It’s been twenty-six years since the iconic coming-of-age film, Sixteen Candles, was first released, and, with its shy, gawky heroine played by Molly Ringwald, it may seem like an odd source of inspiration for a new novel. But author Ernessa Carter ’99 felt the moment was perfect. “There isn’t much air time for the awkward girl these days. I wanted to capture the beauty and romance of awkwardness,” she says.
Carter’s first novel, 32 Candles (HarperCollins, June ’10), is an homage not only to Sixteen Candles, but to all of the ’80s teen characters Ringwald played—but with a twist. “Instead of another story about a girl who has it all, minus Mr. Right, I wanted to write about a real woman struggling with identity and choices,” she says. Carter’s heroine, Davie Jones, is a poor African American girl growing up in a small Mississippi town. Her life changes after watching Sixteen Candles and other Ringwald films, and the actress becomes Davie’s inspiration. Davie vows to escape to Los Angeles to create her own Hollywood ending—an ending fit for her beloved Ringwald. Fifteen years and many Tina Turner songs later, it appears that Davie may get her wish.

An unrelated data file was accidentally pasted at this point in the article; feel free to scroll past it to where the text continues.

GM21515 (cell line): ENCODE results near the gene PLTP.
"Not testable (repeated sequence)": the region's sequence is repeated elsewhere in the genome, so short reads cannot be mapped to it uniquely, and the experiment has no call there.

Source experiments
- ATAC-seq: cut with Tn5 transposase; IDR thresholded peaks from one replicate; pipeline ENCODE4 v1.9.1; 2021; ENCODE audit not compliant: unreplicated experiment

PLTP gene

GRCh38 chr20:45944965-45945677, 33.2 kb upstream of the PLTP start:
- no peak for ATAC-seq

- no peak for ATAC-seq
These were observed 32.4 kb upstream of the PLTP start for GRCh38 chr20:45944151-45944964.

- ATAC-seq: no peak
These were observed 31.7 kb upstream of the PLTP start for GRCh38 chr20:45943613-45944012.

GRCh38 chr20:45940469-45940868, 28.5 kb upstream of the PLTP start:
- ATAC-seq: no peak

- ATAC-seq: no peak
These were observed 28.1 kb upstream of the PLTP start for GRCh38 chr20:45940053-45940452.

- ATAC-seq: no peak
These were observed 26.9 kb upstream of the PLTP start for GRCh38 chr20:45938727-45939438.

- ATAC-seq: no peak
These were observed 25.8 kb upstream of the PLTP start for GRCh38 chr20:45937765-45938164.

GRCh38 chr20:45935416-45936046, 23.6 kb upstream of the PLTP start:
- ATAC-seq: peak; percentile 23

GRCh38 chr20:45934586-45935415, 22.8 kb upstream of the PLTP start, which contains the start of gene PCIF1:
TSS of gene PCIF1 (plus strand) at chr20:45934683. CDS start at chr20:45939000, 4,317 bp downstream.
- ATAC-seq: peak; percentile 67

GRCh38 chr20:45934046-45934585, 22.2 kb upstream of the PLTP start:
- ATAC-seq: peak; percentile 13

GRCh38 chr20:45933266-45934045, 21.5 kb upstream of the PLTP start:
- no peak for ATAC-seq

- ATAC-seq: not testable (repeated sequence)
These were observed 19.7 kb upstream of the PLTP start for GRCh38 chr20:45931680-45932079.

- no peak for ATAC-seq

An English major at Smith, Carter holds an MFA in dramatic writing from Carnegie Mellon University. She lives in Los Angeles with her husband and new daughter Betty. Carter is working on her next novel, The Awesome Girl’s Guide to Dating Extraordinary Men, which centers on the adventures of three Smith alumnae. “It takes place over two years,” says Carter, “and I hope it will be a commentary on modern-day feminism, the dating-advice industry, and living in Los Angeles.”
Spring ’10 SAQ